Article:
|Publication number||US4578721 A|
|Application number||US 06/648,470|
|Publication date||Mar 25, 1986|
|Filing date||Sep 10, 1984|
|Priority date||Sep 10, 1984|
|Publication number||06648470, 648470, US 4578721 A, US 4578721A, US-A-4578721, US4578721 A, US4578721A|
|Inventors||William L. Brannan, Jr.|
|Original Assignee||Seagate Technology|
|Export Citation||BiBTeX, EndNote, RefMan|
|Patent Citations (3), Referenced by (24), Classifications (7), Legal Events (11)|
|External Links: USPTO, USPTO Assignment, Espacenet|
This invention relates generally to method and apparatus for evaluating a magnetic recording system.
The bit error rate in digital magnetic recording systems is a measure of their performance. It may be defined as the fraction of detected bits in a bit stream that differ from those actually recorded on the recording media and read therefrom. The bit error rate arises from defects in the system such as adjacent track pick-up, poor tracking, etc.
It is an object of the present invention to provide an improved method and apparatus for evaluating a recording system.
The conversion of MFM data to NRZ data requires phase locking and data separation. The clock bits of the MFM data are used to generate a timing window signal to detect if a data "one" is present at the alloted time. The window signal is one half the length of the MFM cell time. A binary "one" will be decoded correctly as long as it occurs within the window. If no bit occurs in the window a binary zero will be decoded. At any time the "ones" bit falls outside the time frame of the window, or if the clock transition falls into the window, an error occurs.
Under ideal conditions, the data "1" will occur in the center of the window. Inherent factors in disc drives such as bit jitter, speed variation, media defects and noise, force the data bit to occur throughout the window. The overall bit distribution in the window is measured by the window margin test. This test is the average amount of the window that is occupied by a number of data bits. As long as the data bits occur inside the window, no error will occur. However, this window margin test does not have the ability to test the drive's noise rejection capacity, and many media defects are not of sufficient magnitude to force the data bit outside the window to cause an error every time the same data is reread. It is therefore an objective of this invention to provide a more accurate test of a disc drive's ability to record and reproduce data.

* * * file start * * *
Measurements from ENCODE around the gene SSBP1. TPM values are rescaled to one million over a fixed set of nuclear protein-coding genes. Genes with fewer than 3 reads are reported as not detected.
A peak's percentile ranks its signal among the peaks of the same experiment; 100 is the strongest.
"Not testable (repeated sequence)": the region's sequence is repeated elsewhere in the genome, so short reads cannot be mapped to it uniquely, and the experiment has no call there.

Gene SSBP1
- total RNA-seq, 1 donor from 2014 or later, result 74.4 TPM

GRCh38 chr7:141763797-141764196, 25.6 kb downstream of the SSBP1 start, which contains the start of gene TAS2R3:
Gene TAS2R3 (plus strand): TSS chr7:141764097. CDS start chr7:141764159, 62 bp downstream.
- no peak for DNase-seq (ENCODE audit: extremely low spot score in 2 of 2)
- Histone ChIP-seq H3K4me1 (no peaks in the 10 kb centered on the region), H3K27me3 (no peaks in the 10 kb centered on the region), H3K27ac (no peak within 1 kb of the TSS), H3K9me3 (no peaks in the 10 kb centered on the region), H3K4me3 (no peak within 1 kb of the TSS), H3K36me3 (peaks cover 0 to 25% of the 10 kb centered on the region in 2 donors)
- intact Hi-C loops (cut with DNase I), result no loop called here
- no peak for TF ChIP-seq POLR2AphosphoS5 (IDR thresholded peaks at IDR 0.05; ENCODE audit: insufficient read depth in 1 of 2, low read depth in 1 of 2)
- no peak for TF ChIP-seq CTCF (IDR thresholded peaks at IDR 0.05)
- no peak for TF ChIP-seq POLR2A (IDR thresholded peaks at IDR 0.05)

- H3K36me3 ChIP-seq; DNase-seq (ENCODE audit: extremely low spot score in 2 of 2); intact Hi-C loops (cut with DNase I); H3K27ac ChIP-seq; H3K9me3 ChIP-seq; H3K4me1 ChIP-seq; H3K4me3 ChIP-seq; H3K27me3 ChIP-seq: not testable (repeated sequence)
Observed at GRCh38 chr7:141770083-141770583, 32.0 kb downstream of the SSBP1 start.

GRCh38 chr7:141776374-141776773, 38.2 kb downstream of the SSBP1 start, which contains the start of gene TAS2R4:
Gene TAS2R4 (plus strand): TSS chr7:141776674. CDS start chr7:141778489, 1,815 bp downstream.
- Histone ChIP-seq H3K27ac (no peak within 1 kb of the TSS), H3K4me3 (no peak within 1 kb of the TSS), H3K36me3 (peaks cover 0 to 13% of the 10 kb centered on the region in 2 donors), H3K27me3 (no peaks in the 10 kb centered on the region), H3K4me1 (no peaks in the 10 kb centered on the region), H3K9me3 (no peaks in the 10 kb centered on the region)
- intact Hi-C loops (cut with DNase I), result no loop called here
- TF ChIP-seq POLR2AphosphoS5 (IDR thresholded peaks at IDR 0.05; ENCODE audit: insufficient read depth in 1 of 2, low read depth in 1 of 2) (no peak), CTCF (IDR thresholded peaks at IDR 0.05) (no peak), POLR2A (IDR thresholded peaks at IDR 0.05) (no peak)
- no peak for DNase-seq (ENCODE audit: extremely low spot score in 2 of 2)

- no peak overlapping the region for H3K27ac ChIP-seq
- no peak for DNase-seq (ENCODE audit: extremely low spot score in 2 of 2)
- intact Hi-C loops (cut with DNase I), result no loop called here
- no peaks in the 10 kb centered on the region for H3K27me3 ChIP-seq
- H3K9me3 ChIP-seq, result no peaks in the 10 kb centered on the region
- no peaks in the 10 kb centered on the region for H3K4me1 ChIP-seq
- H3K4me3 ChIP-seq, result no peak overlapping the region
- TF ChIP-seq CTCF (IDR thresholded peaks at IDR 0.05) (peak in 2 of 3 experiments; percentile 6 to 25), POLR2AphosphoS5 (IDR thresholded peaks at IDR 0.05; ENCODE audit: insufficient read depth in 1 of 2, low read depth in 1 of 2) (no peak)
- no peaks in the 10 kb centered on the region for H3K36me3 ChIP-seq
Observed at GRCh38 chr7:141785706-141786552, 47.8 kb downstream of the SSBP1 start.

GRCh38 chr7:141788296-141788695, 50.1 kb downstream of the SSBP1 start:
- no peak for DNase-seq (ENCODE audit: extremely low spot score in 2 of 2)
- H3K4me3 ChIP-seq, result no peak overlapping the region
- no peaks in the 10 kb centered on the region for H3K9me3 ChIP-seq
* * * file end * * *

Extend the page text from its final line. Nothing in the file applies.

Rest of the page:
In the testing of Winchester disc drives, it is desirable to accurately locate any media defects, measure the noise rejection capability and insure the soft error rate from the interface. To verify a soft error rate of 10-10 power, one would have to transfer 5×10-10 bits of data. (NOTE: statistical math requires 1/Pe bits to verify Pe.) This process takes a minimum of 20 hours. The chances of encountering a media defect in a single read operation are approximately 60%. In a standard window margin test which reads the data once per timing strobe setting, many defects are therefore undetected.
To test the drives noise rejection ability, one known approach is to inject noise into the drive and monitor for bits that fall outside the window. An alternative is to narrow the window size while reading data to insure that errors are not encountered when the drive is placed in an operating environment, using full length data windows.
Data separation with the MFM data intentionally positioned off the center of the window enables the user to detect a marginal condition in the drive.
Previous attempts at testing the above parameters have delayed the data in the window by a fixed amount. Utilizing this method does not guarantee adequate testing of the entire drive. If the data is delayed too much in the window, too many soft errors occur and the information is meaningless. If the data is not delayed enough, the media defects will not be mapped adequately and the noise rejection ability not measured.